Death penalty charges for accused Fort Lauderdale airport gunman
Esteban Santiago leaves Broward County Jail for courthouse Monday morning
FORT LAUDERDALE, Fla. – The accused gunman behind Friday's massacre at Fort Lauderdale-Hollywood International Airport faced a federal judge Monday.
Esteban Santiago, 26, appeared before U.S. Magistrate Judge Alicia Valle at 11 a.m. and was appointed an attorney, Bob Berube.
He was also formally charged with performing an act of violence against a person at an airport serving international civil aviation that caused serious bodily injury, using and carrying a firearm during and in relation to a crime of violence and causing the death of a person through the use of a firearm.
Two of the charges carry a maximum penalty of the death sentence.
Prosecutors requested pre-trial detention because Santiago is considered dangerous and a flight risk.
Santiago's detention hearing is scheduled for Jan. 17 and his arraignment hearing is scheduled for Jan. 23.
Security cameras at the airport show who authorities said is Santiago reaching for a gun in his waistband and opening fire in the baggage claim area of Terminal 2.
Travelers dropped to the ground the moment gunshots began sounding, but five people would not make it out alive.
Authorities said six others were injured in the shooting.
Late Monday afternoon, Local 10 learned an investigation was underway into the video that appeared to show the shooting that was leaked to TMZ. Broward County mayor Barbara Sharief said she believe the source of leak is a member of the law enforcement community.
"We are working with the FBI right now. And we know, we are confident it is not the FBI. And at this time it is not a Broward County employee," Sharief said. "We think it was someone in law enforcement."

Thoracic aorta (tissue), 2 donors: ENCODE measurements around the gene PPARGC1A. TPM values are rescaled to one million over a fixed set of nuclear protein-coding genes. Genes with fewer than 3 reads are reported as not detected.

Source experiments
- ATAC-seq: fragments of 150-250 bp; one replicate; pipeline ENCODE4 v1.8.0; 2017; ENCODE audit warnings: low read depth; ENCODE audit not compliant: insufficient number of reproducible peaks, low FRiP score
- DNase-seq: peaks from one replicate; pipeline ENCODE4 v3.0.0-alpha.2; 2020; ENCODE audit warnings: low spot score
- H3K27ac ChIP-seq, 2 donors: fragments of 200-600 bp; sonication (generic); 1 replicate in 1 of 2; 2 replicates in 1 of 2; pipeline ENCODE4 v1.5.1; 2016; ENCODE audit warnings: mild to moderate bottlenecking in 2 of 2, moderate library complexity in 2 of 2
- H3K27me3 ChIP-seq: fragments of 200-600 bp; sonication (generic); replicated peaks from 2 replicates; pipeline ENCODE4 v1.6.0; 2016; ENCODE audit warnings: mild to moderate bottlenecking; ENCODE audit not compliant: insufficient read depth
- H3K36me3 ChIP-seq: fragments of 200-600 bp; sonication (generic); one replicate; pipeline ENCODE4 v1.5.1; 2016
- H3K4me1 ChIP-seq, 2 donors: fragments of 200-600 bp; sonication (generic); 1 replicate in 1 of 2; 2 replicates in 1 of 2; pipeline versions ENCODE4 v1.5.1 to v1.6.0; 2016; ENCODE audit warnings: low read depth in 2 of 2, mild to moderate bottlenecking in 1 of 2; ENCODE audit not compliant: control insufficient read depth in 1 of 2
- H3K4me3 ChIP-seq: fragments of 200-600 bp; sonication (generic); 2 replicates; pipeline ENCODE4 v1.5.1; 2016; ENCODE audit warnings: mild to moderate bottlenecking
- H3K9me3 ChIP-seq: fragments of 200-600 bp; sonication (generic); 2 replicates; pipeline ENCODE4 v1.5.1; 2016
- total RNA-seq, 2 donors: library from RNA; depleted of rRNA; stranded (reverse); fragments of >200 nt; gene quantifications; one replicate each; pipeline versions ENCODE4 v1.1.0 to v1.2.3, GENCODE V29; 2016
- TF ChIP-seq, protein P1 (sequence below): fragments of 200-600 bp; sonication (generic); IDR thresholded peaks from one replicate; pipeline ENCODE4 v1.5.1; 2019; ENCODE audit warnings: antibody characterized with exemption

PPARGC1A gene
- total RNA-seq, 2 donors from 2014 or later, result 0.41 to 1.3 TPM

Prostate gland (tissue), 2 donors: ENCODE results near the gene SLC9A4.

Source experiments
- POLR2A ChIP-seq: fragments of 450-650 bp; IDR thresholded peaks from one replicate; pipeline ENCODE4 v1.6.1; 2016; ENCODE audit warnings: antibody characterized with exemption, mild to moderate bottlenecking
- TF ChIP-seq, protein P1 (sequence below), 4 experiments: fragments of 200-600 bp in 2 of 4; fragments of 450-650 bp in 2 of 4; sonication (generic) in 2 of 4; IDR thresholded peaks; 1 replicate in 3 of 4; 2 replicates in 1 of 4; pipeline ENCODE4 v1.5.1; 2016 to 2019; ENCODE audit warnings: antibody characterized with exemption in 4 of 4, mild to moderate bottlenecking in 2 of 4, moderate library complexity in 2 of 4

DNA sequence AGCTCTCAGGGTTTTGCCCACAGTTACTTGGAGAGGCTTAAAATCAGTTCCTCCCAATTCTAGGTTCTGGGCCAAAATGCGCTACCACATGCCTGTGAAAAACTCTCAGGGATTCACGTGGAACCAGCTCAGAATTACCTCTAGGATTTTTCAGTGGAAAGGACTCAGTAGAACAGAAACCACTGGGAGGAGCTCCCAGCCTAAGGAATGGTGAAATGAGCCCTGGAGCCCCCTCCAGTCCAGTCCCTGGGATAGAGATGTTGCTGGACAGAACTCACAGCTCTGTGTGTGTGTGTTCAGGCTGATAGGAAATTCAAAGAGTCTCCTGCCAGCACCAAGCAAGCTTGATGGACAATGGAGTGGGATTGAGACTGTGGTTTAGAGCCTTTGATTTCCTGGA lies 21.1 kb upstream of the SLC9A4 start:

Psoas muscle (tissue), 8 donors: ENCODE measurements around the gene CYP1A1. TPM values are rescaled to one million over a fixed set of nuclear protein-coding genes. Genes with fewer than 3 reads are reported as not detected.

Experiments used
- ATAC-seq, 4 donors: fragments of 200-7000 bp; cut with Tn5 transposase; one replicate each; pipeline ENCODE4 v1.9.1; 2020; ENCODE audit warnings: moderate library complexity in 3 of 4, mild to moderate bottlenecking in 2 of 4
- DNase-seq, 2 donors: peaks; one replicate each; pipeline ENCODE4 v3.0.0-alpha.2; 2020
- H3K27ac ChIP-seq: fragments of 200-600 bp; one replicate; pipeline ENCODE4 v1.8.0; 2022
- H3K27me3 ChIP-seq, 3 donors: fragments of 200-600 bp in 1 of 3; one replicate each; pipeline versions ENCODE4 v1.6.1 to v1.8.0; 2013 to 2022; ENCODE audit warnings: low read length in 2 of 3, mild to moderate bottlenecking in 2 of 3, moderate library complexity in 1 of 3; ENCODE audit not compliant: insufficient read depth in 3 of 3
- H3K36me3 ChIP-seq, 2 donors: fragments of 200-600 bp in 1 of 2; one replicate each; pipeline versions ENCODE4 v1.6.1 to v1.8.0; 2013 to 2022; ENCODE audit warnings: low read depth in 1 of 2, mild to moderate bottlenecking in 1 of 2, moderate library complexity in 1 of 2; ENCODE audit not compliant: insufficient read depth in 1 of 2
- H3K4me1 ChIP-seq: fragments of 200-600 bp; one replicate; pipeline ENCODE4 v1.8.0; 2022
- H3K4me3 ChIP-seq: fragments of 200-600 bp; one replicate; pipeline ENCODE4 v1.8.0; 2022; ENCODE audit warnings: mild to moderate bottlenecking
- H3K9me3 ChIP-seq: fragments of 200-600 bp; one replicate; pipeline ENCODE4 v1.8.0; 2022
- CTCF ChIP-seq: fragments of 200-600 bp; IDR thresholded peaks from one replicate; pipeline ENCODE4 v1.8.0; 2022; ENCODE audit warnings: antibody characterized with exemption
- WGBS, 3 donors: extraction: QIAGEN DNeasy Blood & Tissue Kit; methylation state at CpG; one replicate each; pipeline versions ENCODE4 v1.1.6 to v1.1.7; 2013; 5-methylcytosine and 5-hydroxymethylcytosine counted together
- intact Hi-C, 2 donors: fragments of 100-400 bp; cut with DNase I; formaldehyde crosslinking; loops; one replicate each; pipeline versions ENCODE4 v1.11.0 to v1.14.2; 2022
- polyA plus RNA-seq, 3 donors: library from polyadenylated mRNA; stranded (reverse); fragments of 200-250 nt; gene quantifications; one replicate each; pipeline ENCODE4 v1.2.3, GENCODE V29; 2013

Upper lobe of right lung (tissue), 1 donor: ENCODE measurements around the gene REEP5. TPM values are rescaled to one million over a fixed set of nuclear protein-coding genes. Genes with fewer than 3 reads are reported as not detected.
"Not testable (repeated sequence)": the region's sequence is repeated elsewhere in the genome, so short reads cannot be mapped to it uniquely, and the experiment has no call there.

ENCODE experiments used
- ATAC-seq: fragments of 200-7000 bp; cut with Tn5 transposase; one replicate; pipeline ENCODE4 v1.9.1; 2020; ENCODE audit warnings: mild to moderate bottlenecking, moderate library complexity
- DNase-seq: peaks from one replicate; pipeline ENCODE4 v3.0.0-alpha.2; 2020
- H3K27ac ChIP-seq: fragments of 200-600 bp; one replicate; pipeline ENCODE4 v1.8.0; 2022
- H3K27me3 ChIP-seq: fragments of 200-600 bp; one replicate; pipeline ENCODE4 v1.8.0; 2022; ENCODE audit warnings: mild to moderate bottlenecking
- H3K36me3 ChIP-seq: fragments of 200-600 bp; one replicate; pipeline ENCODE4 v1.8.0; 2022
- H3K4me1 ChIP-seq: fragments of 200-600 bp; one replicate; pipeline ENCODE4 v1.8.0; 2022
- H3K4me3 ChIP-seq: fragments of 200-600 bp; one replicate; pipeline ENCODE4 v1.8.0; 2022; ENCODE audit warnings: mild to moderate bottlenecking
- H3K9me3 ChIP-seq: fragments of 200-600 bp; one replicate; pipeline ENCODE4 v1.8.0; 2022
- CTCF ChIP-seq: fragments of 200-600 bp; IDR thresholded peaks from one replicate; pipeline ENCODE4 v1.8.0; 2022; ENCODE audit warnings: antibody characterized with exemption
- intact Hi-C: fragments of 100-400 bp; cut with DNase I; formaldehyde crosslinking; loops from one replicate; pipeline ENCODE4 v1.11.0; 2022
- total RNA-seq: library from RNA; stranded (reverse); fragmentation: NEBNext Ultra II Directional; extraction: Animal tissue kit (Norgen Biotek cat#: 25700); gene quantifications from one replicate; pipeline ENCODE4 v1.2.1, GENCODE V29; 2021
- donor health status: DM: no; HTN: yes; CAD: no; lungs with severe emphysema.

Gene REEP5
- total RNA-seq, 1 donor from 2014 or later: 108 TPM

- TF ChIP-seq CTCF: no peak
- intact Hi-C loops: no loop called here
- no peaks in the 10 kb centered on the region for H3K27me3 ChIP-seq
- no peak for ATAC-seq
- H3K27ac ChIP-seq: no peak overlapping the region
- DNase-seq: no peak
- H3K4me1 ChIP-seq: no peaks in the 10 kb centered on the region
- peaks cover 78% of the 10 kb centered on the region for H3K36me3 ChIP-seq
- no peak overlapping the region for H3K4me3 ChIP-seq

FBI spokesperson Michael Leverock said agents were aware of the video but would not comment nor would confirm of deny its authenticity.
Formal charges have yet to be filed against Santiago, but he is expected to face multiple federal charges that could carry a death sentence if he is convicted.
A motive for the attack is still unknown, but Broward County Sheriff Scott Israel said Santiago told investigators that a chip was placed in his head by a government agency.
"The CIA or some agency had put a chip in his head and they were programming him and they forced him to watch a video on ISIS, and that changed and (he) said he was paid a certain amount of money by ISIS an hour or two later, so at this point we really don't know," Israel said on Local 10's "This Week In South Florida."
Florida may not have been Santiago's initial destination. Authorities on Monday told ABC News that Santiago initially made a reservation to fly to New York City on New Year's Eve, but cancelled the flight for an unknown reason.
Instead, Santiago later booked a one-way, $278 ticket to Fort Lauderdale, authorities told ABC News.
Santiago's relatives in New York and Puerto Rico told reporters that the military veteran changed after serving in Iraq from 2010 to 2011.
His mother said he witnessed a roadside bomb in Taji kill two fellow 130th Engineer Company soldiers.
While it is unclear if Santiago had been diagnosed with post-traumatic stress disorder, as many as one in five veterans who served in Iraq or Afghanistan develop the affliction each year, according to the U.S. Department of Veterans Affairs.
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